What else can an importer, or other links in the supply chain, do? First and foremost, be proactive. If a company does not already have an adequate internal compliance program to help employees identify indicators of forced labor, it should establish and maintain one. Equally important is knowing the relevant industry: indicators of forced labor will vary between sectors (for example, mining versus garment and textiles versus agriculture). CBP’s Guidance includes an extensive list of links to both U.S. Government and international resources on forced labor.[20] Review, and, if necessary, conduct an audit of the entire supply chain: know the origin of each component and parties involved in production, and examine each segment of the supply chain for forced labor involvement. Educate and work with suppliers, request certifications from them that their products are free from forced labor, and include language prohibiting forced labor in contracts and purchase orders. Lastly, create an audit trail and retain all relevant records – this is generally good business practice and required under Customs regulations but is especially important in the forced labor context.

 

 

[1] 19 U.S.C. § 1307. In addition are Chapter 23 (Labor) of the USMCA; the Trafficking Victims Protection Act of 2000; The Uyghur Human Rights Policy Act of 2020; the Trade Facilitation and Trade Enforcement Act; the Global Magnitsky Human Rights Accountability Act (and Executive Order 13818); and the Countering America’s Adversaries Through Sanctions Act.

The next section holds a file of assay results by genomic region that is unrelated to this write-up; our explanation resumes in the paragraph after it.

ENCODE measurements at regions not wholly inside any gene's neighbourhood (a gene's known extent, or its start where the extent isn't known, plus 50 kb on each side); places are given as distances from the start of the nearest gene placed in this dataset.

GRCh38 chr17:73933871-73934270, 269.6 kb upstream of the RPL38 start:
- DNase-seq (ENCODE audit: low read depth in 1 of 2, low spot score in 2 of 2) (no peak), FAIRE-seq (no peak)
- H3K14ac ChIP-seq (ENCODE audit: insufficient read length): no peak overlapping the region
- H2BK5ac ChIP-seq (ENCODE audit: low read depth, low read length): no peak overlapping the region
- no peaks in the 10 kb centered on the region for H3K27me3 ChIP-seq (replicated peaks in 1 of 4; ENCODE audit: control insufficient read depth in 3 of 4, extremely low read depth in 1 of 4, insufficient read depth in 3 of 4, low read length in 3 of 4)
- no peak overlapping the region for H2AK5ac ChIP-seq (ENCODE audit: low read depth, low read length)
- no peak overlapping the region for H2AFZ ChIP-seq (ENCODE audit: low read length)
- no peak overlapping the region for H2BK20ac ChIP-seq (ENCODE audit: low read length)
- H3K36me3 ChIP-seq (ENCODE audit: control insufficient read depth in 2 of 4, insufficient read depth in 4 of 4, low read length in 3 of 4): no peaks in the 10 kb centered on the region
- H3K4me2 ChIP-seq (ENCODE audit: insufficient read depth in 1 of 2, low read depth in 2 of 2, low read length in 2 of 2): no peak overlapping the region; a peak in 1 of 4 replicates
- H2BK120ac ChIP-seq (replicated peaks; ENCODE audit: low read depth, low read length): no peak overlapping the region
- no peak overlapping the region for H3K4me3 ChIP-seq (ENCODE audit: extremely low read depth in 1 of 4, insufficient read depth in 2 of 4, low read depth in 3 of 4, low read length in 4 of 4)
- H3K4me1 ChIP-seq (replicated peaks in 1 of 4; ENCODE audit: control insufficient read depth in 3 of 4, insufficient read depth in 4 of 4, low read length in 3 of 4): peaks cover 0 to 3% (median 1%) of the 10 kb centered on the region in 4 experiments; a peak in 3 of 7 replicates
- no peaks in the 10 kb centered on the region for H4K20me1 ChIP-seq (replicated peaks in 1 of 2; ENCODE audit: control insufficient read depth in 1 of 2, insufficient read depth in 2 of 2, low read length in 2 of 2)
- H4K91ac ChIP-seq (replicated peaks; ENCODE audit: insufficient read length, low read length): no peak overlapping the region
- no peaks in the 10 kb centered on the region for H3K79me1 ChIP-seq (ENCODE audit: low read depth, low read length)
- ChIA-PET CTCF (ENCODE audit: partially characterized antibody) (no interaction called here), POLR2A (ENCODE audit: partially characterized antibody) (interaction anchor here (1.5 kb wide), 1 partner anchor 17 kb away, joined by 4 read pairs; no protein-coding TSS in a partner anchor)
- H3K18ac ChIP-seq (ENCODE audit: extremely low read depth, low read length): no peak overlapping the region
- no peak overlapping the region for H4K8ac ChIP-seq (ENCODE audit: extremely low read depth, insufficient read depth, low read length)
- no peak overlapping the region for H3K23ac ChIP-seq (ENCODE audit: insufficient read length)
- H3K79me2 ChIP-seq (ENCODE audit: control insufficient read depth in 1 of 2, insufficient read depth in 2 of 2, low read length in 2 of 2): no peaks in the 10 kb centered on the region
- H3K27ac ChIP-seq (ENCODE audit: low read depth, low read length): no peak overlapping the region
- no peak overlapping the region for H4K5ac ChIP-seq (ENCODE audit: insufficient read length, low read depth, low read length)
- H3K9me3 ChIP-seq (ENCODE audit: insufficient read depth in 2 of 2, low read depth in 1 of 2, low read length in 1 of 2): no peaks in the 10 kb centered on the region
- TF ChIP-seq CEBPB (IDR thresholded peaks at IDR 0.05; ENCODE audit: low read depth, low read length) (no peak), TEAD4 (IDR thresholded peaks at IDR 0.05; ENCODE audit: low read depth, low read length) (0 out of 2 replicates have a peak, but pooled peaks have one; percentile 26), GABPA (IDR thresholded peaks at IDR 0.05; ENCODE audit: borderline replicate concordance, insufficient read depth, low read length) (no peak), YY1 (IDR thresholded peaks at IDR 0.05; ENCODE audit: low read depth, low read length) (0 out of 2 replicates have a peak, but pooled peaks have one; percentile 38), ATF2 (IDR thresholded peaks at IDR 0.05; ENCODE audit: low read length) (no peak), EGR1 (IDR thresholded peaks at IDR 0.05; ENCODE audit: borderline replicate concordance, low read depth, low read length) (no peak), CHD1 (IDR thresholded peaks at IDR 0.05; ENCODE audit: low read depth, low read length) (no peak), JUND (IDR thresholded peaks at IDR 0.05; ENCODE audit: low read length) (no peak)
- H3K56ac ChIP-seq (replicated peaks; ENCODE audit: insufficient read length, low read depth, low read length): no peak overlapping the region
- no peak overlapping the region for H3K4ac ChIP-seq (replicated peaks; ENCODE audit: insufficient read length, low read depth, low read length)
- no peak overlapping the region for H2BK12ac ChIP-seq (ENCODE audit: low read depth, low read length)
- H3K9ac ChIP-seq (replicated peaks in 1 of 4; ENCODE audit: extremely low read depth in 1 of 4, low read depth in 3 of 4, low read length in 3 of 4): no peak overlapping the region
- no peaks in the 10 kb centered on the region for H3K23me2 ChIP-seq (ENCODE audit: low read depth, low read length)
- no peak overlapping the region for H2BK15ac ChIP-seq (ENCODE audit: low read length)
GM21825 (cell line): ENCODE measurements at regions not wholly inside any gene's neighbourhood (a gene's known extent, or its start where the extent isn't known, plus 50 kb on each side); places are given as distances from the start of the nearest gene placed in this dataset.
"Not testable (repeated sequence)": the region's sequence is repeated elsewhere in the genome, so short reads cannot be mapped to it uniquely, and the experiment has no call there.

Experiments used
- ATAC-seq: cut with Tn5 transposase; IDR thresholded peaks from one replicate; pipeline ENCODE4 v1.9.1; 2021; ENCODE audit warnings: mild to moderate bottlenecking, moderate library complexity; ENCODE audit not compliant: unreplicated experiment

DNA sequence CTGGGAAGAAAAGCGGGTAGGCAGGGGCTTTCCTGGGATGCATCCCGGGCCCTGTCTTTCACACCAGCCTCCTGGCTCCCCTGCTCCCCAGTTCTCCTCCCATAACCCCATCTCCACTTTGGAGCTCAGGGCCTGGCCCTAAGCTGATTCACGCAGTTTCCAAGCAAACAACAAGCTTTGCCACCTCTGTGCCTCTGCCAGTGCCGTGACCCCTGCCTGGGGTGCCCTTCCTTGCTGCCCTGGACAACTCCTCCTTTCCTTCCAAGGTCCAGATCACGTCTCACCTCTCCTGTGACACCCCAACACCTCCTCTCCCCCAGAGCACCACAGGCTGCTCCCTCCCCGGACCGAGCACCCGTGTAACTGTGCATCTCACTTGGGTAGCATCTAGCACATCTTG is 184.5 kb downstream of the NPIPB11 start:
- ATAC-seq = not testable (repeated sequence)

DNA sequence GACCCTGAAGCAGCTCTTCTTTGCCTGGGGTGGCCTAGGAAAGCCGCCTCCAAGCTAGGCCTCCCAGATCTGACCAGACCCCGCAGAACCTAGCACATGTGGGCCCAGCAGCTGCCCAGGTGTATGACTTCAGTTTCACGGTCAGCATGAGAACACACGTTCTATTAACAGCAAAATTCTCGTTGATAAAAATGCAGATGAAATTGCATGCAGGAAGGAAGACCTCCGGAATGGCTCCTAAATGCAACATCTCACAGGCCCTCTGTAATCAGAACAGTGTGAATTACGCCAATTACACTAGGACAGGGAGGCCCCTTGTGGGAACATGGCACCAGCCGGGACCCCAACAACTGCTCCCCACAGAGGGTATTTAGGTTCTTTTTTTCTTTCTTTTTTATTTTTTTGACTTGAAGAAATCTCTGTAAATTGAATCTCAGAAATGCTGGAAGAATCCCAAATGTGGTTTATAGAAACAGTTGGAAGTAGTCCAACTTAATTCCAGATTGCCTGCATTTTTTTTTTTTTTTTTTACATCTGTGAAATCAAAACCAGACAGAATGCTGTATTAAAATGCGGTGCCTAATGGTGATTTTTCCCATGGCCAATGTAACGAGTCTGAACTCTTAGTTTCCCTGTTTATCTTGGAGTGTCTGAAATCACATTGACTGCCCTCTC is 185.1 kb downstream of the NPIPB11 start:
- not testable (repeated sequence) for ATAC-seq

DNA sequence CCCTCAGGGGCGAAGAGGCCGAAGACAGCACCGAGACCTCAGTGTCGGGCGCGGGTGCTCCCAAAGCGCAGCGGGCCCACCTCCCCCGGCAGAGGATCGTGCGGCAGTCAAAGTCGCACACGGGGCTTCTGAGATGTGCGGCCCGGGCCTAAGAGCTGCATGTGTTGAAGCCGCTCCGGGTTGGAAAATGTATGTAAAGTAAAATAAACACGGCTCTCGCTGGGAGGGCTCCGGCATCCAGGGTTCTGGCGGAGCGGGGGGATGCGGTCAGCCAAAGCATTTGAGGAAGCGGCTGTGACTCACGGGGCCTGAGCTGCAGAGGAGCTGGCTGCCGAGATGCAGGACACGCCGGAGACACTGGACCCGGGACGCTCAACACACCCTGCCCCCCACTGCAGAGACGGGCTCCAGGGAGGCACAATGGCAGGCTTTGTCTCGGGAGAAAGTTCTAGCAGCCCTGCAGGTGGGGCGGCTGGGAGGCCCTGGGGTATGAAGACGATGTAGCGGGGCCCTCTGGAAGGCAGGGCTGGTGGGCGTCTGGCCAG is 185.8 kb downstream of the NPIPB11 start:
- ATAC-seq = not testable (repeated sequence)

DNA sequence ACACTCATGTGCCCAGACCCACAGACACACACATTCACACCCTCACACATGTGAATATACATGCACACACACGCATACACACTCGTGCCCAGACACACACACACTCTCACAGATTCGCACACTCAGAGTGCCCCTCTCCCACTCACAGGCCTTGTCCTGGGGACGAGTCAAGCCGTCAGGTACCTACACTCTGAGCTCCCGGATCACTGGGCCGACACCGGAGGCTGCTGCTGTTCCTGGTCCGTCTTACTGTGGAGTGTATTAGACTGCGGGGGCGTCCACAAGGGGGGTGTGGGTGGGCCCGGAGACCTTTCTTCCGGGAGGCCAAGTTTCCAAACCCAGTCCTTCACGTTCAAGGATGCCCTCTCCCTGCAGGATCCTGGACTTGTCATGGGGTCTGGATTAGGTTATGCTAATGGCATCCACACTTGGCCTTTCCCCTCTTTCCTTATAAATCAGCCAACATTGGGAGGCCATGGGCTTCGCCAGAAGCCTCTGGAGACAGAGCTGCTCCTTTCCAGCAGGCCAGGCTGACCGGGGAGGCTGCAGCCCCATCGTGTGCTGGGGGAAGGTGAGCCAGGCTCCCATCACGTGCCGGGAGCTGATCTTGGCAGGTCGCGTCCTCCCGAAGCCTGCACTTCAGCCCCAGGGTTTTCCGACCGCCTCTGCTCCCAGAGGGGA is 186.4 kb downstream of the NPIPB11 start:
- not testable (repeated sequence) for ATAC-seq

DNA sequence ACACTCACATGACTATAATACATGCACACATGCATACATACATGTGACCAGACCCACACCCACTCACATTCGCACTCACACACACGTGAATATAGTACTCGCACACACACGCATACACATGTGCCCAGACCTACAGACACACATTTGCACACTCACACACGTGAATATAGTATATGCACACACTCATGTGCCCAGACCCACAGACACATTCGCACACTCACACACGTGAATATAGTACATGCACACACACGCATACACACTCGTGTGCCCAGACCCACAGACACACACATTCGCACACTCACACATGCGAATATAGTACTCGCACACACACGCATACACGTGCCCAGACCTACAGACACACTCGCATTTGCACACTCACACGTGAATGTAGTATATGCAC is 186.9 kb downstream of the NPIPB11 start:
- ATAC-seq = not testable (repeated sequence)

[4] 19 C.F.R. § 12.42(e).

[5] See 19 U.S.C. § 1499 and 19 C.F.R. § 151.16.

[6] See 19 C.F.R. § 12.42; 19 U.S.C. § 1595a; and 19 C.F.R. Part 171.

[7] The other eight are, one each, from Democratic Republic of Congo, India, Japan, Malawi, Mexico, Nepal, Turkmenistan, and Zimbabwe.

[9] Voting members include the DHS, the U.S. Trade Representative, and the Departments of Labor, State, Treasury, Justice, and Commerce. Observers include CBP, ICE, USAID, the National Security Council, and Departments of Energy and Agriculture.

[10] See generally 19 C.F.R. Part 151.

[11] See  19 C.F.R. § 174.12(e) for protest filing deadlines; generally, the deadline is 180 days after relevant CBP action, such as liquidation, exaction, written notice of exclusion, or other exclusion-related action by CBP.

[12] See 19 C.F.R. Part 171 for petition process.

[13] 19 CFR § 12.43(b).

[15] This is distinct from, but may overlap with, the Department of Commerce Bureau of Industry and Security Entity List.

[18] The other is HQ 115676, (May 24, 2002), dealt with the question of defining “manufactured” as it pertained to convicts completing the last steps of cosmetics packaging.

[19] H317249, (Mar. 5, 2021).

[20] “Operational Guidance for Importers,” 11.

DISCLAIMER: Because of the generality of this update, the information provided herein may not be applicable in all situations and should not be acted upon without specific legal advice based on particular situations.